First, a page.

Trump: We'll 'devastate' Turkey's economy if they attack Kurds

US President warns Turkey against harming Kurds after US pullout from Syria.

Ben Ariel,

Trump delivers remarks to US troops in an unannounced visit to Iraq
Trump delivers remarks to US troops in an unannounced visit to Iraq
Reuters

US President Donald Trump said on Sunday that the US would attack the Islamic State (ISIS) jihadist group even after it pulls troops out of Syria, if necessary.

In a series of tweets, Trump also made clear that the US would hit back at Turkey if it harms the Kurds after the US leaves.

“Starting the long overdue pullout from Syria while hitting the little remaining ISIS territorial caliphate hard, and from many directions. Will attack again from existing nearby base if it reforms. Will devastate Turkey economically if they hit Kurds. Create 20 mile safe zone,” he wrote.

“Likewise, do not want the Kurds to provoke Turkey. Russia, Iran and Syria have been the biggest beneficiaries of the long term U.S. policy of destroying ISIS in Syria - natural enemies. We also benefit but it is now time to bring our troops back home. Stop the ENDLESS WARS!” added Trump.

Trump unexpectedly announced last month that the US would withdraw the roughly 2,000 soldiers it currently has deployed in Syria.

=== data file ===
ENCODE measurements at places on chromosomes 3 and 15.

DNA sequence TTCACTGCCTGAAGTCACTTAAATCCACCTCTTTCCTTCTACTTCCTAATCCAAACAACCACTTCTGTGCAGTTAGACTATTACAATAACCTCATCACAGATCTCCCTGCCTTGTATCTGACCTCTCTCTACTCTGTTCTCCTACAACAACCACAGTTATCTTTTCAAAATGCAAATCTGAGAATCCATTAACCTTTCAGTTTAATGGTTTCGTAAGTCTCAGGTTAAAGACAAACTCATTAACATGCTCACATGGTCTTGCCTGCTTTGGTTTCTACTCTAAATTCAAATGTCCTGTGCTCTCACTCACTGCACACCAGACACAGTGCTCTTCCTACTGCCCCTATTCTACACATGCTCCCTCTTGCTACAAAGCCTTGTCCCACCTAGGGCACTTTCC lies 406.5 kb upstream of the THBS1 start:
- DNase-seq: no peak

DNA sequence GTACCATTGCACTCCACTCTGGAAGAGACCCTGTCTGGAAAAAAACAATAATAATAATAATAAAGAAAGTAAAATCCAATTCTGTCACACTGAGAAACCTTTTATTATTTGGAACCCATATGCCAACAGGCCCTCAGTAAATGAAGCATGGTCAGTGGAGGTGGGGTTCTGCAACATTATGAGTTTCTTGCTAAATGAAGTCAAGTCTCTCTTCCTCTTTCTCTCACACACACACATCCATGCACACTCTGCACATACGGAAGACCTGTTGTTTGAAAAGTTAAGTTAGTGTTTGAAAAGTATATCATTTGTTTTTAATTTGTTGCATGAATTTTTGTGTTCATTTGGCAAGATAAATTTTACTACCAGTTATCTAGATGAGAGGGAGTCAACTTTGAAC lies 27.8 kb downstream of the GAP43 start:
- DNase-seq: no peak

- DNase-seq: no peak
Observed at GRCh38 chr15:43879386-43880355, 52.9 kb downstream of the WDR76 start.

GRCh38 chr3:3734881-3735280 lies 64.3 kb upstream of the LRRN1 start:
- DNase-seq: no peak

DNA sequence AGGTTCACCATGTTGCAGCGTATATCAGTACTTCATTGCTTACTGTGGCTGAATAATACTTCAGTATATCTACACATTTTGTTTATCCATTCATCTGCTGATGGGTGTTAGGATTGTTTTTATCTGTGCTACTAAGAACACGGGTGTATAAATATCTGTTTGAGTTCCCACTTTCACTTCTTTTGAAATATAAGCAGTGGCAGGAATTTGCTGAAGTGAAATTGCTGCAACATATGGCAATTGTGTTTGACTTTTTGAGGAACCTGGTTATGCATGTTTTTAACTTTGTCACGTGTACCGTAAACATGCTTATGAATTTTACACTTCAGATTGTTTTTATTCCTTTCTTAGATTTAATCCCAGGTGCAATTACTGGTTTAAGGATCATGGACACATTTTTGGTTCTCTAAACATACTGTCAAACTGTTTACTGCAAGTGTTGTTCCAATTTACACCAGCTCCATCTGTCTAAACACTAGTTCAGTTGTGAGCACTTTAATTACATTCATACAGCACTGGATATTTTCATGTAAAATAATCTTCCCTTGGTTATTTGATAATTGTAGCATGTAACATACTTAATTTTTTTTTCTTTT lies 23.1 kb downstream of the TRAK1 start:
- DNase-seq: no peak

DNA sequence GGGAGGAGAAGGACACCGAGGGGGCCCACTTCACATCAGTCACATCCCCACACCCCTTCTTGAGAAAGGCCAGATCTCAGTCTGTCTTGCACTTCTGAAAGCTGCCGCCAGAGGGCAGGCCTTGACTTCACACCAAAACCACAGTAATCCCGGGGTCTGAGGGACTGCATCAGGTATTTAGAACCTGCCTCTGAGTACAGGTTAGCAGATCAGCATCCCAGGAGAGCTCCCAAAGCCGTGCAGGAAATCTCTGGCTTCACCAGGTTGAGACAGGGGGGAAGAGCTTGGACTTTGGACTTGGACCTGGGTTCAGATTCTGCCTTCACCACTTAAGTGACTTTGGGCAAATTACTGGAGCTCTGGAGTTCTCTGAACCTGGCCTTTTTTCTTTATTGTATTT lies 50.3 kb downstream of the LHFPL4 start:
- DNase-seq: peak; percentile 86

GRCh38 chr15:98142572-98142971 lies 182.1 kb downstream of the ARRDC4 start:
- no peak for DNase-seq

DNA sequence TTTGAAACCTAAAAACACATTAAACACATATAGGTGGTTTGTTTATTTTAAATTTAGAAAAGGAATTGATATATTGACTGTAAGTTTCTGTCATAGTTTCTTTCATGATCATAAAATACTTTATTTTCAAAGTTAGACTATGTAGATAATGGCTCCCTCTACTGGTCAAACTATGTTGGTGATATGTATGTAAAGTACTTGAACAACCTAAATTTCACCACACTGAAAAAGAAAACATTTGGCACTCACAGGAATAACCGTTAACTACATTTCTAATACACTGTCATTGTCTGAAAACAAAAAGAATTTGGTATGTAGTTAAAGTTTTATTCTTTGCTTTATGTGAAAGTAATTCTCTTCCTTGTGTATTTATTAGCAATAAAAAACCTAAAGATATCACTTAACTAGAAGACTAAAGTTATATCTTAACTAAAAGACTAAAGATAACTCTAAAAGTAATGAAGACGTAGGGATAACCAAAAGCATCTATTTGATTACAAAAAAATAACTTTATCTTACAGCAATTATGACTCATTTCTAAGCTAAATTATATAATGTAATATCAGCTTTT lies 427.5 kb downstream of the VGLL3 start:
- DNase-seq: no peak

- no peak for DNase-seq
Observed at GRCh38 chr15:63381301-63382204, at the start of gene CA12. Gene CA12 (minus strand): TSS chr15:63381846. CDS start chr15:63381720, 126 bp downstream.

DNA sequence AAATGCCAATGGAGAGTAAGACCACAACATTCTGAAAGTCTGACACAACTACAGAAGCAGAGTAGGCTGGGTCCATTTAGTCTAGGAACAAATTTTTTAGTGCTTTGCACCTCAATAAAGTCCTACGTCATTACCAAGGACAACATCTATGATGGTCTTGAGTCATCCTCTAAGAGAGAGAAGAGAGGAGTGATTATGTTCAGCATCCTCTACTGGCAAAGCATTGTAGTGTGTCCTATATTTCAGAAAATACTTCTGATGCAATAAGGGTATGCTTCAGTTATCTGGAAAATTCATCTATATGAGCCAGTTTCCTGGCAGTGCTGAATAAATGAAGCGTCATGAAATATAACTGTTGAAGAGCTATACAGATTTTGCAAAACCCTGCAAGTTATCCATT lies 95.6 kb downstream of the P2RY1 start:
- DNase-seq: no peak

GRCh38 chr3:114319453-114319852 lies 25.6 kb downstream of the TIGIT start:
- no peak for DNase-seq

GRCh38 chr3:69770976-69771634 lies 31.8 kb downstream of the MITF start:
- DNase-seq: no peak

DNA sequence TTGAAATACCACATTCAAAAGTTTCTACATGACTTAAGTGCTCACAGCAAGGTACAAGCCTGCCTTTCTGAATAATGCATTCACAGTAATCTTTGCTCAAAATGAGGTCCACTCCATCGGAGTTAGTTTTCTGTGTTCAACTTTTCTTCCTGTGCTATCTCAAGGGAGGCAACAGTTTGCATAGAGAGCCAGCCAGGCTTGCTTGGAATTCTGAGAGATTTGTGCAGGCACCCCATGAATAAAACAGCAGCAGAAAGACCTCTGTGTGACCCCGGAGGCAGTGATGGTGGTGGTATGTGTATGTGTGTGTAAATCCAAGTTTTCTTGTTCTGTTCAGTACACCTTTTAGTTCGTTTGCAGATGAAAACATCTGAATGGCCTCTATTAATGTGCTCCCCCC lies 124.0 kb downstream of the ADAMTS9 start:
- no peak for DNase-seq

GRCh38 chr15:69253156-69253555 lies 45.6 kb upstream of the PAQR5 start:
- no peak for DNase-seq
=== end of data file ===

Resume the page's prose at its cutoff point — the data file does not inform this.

The president initially called for a 30-day timeframe to complete the pullout, but after meeting with South Carolina Senator Lindsey Graham, Trump agreed to delay completion of the withdrawal.

On Friday, a military spokesman said the US had already begun "the process of our deliberate withdrawal" from Syria. Defense officials later clarified that the military has begun moving non-essential gear out of Syria but is not withdrawing troops for now.

The US’s main ally on the ground fighting ISIS in Syria, the Kurdish led Syrian Democratic Forces (SDF), have held emergency talks with Moscow and Damascus over fears that Turkey will use the US withdrawal to launch on offensive.

The Syrian Democratic Forces are led by led by the People's Protection Units (YPG), a mostly Kurdish militia. The US makes a distinction between the YPG and the PKK, but Turkey does not and has more than once expressed its outrage over the American support for YPG, which it views as a terrorist organization.

On Saturday, Secretary of State Mike Pompeo said he was "optimistic" that a way could be found to protect Syrian Kurds while allowing Turks to "defend their country from terrorists" following the US pullout from Syria.




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